Interview Questions And Answers
Interview Questions And Answers — > What To Ask After Interview | Why Should We Hire You | Where Do You See Yourself in Five Years | Why Do You Want to Work Here | What Is Your Greatest Weakness | What Are Your Strengths | Why To Quit Last / Previous Job | Tell Me About Yourself | Cracking A Phone Interview
A job interview is a one-on-one interview consisting of a conversation between a job applicant and a representative of an employer which is conducted to assess whether the applicant should be hired. Interviews are one of the most popularly used devices for employee selection. Interviews vary in the extent to which the questions are structured, from a totally unstructured and free-wheeling conversation, to a structured interview in which an applicant is asked a predetermined list of questions in a specified order; structured interviews are usually more accurate predictors of which applicants will make good employees, according to research studies.
Can you tell me more about the day-to-day responsibilities of this job?
This is your chance to learn as much as possible about the role so you can decide whether this is a job you really want. By learning more about the day-to-day tasks, you will also gain more insight into what specific skills and strengths are needed and you can address any topics that haven’t already been covered……
How to Answer: Why Should We Hire You?
This is your chance to wow them with your highlight reel. Your answer should summarize the top three or four best reasons to hire you. It’s better to have three or four strong reasons with memorable descriptions and/or examples than to rattle off a laundry list of twelve strengths without context……
How Not to Answer “Where Do You See Yourself in Five Years?”
Don’t overthink it: “Well, that’s a very hard question. I don’t know what I’ll be doing in 5 years….hmmmm….that’s tough.” In my work with individual clients, I’ve seen this mistake a million times. It’s great that you take the question seriously, but you are not being evaluated based on accuracy of answer…..
The interviewer is looking for similar things whether asking about company or position. The hiring manager wants to:
- Learn about your career goals and how this position fits into your plan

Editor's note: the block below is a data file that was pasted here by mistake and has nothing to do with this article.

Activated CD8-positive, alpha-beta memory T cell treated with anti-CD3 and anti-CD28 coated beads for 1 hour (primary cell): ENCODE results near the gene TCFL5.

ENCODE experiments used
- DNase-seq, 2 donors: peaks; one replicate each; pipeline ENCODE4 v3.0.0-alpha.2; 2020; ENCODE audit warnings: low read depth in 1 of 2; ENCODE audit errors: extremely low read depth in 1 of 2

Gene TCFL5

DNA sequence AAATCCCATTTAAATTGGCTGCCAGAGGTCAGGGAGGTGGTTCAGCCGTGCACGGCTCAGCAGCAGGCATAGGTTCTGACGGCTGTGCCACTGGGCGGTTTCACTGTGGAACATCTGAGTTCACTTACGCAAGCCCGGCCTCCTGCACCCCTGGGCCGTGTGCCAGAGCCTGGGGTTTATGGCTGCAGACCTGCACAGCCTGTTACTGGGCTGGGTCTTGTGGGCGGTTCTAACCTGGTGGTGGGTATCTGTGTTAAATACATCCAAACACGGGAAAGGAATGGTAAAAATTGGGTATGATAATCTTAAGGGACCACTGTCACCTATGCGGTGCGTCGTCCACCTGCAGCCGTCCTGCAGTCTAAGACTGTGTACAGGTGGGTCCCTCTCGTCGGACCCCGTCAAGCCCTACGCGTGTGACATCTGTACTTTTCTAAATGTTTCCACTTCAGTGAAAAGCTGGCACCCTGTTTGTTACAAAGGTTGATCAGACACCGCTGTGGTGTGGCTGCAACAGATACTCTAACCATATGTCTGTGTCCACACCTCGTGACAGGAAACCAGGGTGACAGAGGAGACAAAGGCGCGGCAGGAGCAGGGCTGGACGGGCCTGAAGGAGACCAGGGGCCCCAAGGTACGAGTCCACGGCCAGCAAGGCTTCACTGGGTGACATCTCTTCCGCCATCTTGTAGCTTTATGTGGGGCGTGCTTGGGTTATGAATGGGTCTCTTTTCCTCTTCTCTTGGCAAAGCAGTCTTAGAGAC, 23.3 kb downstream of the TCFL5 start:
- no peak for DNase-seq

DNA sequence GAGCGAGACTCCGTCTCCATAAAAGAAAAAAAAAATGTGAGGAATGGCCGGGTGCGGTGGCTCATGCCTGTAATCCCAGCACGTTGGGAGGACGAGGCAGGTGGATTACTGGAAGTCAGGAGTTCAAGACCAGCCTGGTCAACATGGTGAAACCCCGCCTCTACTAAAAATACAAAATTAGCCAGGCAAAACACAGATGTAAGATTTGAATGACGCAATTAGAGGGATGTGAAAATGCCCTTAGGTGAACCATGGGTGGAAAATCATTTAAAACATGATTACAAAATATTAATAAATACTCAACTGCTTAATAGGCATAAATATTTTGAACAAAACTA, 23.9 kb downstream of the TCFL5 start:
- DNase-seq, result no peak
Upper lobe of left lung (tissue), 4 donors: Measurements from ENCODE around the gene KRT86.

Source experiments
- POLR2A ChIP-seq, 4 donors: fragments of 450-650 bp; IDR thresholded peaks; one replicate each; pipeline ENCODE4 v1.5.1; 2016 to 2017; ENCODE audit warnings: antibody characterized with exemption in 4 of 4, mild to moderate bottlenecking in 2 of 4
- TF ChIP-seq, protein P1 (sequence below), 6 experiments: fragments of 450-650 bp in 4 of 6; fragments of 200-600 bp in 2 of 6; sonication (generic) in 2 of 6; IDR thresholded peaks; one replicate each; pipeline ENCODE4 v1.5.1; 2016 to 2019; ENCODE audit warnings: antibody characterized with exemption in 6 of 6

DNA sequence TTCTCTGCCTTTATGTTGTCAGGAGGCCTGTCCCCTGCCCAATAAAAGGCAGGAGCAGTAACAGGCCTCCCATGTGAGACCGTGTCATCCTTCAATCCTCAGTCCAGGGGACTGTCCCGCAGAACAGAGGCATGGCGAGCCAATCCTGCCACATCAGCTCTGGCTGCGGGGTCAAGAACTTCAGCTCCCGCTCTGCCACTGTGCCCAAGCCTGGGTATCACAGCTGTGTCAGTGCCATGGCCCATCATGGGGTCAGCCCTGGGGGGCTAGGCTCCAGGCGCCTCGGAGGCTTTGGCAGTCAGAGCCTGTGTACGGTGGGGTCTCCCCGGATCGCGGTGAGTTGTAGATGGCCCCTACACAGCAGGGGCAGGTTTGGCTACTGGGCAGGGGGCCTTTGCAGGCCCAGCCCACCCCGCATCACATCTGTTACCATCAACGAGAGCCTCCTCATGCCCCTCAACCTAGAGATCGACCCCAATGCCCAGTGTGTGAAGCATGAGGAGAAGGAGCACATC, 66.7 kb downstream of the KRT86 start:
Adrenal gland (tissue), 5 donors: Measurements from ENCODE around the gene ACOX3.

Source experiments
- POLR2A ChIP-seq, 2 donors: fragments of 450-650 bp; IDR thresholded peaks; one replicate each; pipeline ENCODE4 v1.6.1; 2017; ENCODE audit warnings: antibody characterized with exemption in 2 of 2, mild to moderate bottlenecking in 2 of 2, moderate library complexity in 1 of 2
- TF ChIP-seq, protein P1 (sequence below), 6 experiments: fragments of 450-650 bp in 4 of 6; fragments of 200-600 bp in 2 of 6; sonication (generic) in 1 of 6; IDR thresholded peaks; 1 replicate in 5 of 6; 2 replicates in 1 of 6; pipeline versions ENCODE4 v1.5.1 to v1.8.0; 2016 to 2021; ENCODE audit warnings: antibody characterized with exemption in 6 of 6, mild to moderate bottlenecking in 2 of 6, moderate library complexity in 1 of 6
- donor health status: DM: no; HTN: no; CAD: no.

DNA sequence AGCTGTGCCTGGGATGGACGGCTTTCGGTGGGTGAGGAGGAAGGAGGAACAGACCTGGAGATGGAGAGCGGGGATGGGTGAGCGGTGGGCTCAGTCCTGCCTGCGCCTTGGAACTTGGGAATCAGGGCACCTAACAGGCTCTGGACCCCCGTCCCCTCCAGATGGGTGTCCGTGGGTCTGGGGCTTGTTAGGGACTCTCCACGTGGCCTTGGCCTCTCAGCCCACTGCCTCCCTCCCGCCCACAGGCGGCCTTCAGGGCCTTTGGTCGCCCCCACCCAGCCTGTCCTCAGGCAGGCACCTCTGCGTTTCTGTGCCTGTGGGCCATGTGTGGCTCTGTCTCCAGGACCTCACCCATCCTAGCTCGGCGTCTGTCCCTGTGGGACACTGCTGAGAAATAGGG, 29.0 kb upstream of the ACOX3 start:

- Make sure that you are sincerely interested in the job and will be motivated to perform if hired
- Find out what you know about the company, industry, position (and if you took the time to research)
- Understand your priorities and preferences — which aspects of the company and/or job are appealing to you and why? ……
What is your greatest weakness?
This is probably the most common phrasing.
• What are some of your weaknesses?
Here you are being asked for more than one. The interviewer knows you have that one B.S. weakness prepared and wants to push you for more (see also: follow-up questions below)
• What are your strengths and weaknesses?
Some interviewers will ask you to sum up both strengths and weaknesses in one answer….
How to Talk About Your Strengths
It’s important to take the time to identify your strengths and PRACTICE talking about them in advance. That way, you’ll be ready when you walk into that interview for your dream job. Let’s start by identifying/confirming what your greatest strengths are….
Focus on the important qualities of your current position
As an applicant, it is important to focus on your job performance at your current position in addition to achievements. Ask yourself, “How did I go above and beyond my current position’s job description?”……
This is for candidates who are currently employed. If you’ve got a job, why do you want to leave it?
Annoyingly enough, you’ll usually fare better in the job search if you already have a job. However, your potential employers will ALWAYS want to know why you’re thinking about bailing on your current gig.
There are many good reasons to leave a position — some that should be discussed in a job interview and some that absolutely should not…..
Sharing too much or too little information isn’t a good idea. The interviewer doesn’t want to know everything about you, but disclosing too little can make him or her wonder why you aren’t more open….
Job seekers should prepare for a phone interview as seriously as they do for an in-person one. A seemingly cursory phone interview is actually the most important step. If you don’t ace this step, the next steps never happen. How does one ace it?…..